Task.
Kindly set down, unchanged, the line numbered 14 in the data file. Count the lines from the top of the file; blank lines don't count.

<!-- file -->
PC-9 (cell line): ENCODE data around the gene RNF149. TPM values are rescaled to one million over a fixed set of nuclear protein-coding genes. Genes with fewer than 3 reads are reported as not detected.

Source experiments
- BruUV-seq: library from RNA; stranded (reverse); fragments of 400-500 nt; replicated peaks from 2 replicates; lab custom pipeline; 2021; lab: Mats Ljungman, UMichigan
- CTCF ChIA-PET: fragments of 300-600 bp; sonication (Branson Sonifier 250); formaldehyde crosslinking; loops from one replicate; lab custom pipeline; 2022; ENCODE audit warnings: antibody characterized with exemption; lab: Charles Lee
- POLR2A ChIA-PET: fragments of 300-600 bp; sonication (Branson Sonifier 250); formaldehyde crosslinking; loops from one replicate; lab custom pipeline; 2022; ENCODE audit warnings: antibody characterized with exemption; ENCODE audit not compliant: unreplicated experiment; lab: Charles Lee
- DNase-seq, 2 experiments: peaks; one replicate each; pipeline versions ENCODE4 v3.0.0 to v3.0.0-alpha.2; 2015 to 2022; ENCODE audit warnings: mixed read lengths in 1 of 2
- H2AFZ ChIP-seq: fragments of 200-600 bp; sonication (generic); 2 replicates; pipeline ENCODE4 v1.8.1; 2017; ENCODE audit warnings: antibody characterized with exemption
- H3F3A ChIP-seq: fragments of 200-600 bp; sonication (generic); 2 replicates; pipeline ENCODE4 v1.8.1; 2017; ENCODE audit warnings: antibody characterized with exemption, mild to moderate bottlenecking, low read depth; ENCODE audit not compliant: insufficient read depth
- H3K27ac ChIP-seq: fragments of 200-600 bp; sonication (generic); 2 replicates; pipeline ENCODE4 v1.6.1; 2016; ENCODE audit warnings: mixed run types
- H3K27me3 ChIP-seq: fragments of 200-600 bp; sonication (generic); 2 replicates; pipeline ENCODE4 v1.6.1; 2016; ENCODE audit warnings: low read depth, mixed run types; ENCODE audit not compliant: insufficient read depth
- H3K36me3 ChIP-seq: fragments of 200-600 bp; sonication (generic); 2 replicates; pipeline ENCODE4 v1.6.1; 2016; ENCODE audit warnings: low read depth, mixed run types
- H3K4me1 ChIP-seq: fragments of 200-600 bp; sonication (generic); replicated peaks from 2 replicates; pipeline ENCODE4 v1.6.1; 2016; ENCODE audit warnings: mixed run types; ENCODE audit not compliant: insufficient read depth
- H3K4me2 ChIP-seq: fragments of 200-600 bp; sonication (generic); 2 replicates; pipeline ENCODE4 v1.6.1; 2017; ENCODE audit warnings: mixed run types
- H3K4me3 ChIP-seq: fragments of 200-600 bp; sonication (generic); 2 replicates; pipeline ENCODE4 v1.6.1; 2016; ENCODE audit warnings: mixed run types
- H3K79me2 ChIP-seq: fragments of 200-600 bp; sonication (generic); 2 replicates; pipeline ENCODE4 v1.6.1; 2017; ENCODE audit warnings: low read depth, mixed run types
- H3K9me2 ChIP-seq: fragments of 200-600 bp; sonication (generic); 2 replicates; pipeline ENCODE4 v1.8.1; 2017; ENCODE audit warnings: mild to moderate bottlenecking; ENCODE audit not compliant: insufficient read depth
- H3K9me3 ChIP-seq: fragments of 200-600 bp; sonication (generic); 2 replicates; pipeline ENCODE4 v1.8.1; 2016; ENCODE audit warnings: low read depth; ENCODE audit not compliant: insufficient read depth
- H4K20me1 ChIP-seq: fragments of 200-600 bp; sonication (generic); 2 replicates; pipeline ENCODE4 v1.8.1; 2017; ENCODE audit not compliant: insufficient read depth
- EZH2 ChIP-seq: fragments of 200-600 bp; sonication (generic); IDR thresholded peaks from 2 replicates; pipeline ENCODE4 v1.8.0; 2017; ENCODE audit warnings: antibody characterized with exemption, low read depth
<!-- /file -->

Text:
- H3K4me3 ChIP-seq: fragments of 200-600 bp; sonication (generic); 2 replicates; pipeline ENCODE4 v1.6.1; 2016; ENCODE audit warnings: mixed run types